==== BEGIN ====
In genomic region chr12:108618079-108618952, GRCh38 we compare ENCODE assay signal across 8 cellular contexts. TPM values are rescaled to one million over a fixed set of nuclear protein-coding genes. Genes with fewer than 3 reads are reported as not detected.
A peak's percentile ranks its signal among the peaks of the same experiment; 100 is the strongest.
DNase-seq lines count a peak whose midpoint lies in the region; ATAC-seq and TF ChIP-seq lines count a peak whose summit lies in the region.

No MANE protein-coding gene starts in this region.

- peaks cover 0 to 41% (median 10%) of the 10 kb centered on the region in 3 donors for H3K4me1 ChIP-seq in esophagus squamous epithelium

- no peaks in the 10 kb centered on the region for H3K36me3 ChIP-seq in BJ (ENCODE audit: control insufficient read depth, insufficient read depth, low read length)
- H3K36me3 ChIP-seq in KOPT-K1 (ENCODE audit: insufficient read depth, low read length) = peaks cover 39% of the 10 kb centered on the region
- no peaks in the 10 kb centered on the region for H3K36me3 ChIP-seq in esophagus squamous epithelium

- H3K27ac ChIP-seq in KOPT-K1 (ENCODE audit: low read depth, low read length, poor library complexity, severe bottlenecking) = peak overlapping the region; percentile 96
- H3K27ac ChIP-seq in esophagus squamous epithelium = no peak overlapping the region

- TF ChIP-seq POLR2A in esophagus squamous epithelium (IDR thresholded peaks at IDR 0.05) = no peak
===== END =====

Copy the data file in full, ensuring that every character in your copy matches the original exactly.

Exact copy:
In genomic region chr12:108618079-108618952, GRCh38 we compare ENCODE assay signal across 8 cellular contexts. TPM values are rescaled to one million over a fixed set of nuclear protein-coding genes. Genes with fewer than 3 reads are reported as not detected.
A peak's percentile ranks its signal among the peaks of the same experiment; 100 is the strongest.
DNase-seq lines count a peak whose midpoint lies in the region; ATAC-seq and TF ChIP-seq lines count a peak whose summit lies in the region.

No MANE protein-coding gene starts in this region.

- peaks cover 0 to 41% (median 10%) of the 10 kb centered on the region in 3 donors for H3K4me1 ChIP-seq in esophagus squamous epithelium

- no peaks in the 10 kb centered on the region for H3K36me3 ChIP-seq in BJ (ENCODE audit: control insufficient read depth, insufficient read depth, low read length)
- H3K36me3 ChIP-seq in KOPT-K1 (ENCODE audit: insufficient read depth, low read length) = peaks cover 39% of the 10 kb centered on the region
- no peaks in the 10 kb centered on the region for H3K36me3 ChIP-seq in esophagus squamous epithelium

- H3K27ac ChIP-seq in KOPT-K1 (ENCODE audit: low read depth, low read length, poor library complexity, severe bottlenecking) = peak overlapping the region; percentile 96
- H3K27ac ChIP-seq in esophagus squamous epithelium = no peak overlapping the region

- TF ChIP-seq POLR2A in esophagus squamous epithelium (IDR thresholded peaks at IDR 0.05) = no peak